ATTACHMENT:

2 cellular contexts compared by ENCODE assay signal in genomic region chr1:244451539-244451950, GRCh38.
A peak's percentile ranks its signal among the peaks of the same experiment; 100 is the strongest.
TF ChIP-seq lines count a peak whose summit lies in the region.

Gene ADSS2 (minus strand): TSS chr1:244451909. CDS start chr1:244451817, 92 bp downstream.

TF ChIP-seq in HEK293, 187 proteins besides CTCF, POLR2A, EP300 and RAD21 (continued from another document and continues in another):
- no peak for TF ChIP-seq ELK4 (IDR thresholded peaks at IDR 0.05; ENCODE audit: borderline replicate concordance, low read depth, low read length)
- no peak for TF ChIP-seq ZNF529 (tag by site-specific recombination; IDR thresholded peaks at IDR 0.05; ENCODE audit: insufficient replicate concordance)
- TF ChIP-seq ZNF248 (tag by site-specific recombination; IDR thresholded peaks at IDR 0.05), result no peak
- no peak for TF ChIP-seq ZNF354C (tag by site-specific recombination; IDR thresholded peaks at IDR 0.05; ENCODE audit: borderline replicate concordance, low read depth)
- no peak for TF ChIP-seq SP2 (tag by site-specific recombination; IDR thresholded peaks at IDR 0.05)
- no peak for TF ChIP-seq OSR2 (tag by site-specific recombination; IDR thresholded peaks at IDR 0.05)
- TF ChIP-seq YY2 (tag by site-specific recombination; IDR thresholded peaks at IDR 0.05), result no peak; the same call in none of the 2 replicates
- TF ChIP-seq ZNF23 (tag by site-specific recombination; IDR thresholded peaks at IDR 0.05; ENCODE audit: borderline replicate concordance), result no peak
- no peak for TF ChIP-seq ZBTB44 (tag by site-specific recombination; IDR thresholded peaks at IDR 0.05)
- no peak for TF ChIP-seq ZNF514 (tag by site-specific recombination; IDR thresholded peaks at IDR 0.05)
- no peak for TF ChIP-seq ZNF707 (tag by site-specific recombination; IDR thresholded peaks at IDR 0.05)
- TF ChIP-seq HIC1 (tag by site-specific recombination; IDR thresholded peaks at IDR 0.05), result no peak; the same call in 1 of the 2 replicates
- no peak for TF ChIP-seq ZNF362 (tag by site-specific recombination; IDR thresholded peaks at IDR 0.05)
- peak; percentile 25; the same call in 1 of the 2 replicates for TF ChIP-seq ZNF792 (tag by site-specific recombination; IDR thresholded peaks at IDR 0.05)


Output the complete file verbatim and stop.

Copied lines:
2 cellular contexts compared by ENCODE assay signal in genomic region chr1:244451539-244451950, GRCh38.
A peak's percentile ranks its signal among the peaks of the same experiment; 100 is the strongest.
TF ChIP-seq lines count a peak whose summit lies in the region.

Gene ADSS2 (minus strand): TSS chr1:244451909. CDS start chr1:244451817, 92 bp downstream.

TF ChIP-seq in HEK293, 187 proteins besides CTCF, POLR2A, EP300 and RAD21 (continued from another document and continues in another):
- no peak for TF ChIP-seq ELK4 (IDR thresholded peaks at IDR 0.05; ENCODE audit: borderline replicate concordance, low read depth, low read length)
- no peak for TF ChIP-seq ZNF529 (tag by site-specific recombination; IDR thresholded peaks at IDR 0.05; ENCODE audit: insufficient replicate concordance)
- TF ChIP-seq ZNF248 (tag by site-specific recombination; IDR thresholded peaks at IDR 0.05), result no peak
- no peak for TF ChIP-seq ZNF354C (tag by site-specific recombination; IDR thresholded peaks at IDR 0.05; ENCODE audit: borderline replicate concordance, low read depth)
- no peak for TF ChIP-seq SP2 (tag by site-specific recombination; IDR thresholded peaks at IDR 0.05)
- no peak for TF ChIP-seq OSR2 (tag by site-specific recombination; IDR thresholded peaks at IDR 0.05)
- TF ChIP-seq YY2 (tag by site-specific recombination; IDR thresholded peaks at IDR 0.05), result no peak; the same call in none of the 2 replicates
- TF ChIP-seq ZNF23 (tag by site-specific recombination; IDR thresholded peaks at IDR 0.05; ENCODE audit: borderline replicate concordance), result no peak
- no peak for TF ChIP-seq ZBTB44 (tag by site-specific recombination; IDR thresholded peaks at IDR 0.05)
- no peak for TF ChIP-seq ZNF514 (tag by site-specific recombination; IDR thresholded peaks at IDR 0.05)
- no peak for TF ChIP-seq ZNF707 (tag by site-specific recombination; IDR thresholded peaks at IDR 0.05)
- TF ChIP-seq HIC1 (tag by site-specific recombination; IDR thresholded peaks at IDR 0.05), result no peak; the same call in 1 of the 2 replicates
- no peak for TF ChIP-seq ZNF362 (tag by site-specific recombination; IDR thresholded peaks at IDR 0.05)
- peak; percentile 25; the same call in 1 of the 2 replicates for TF ChIP-seq ZNF792 (tag by site-specific recombination; IDR thresholded peaks at IDR 0.05)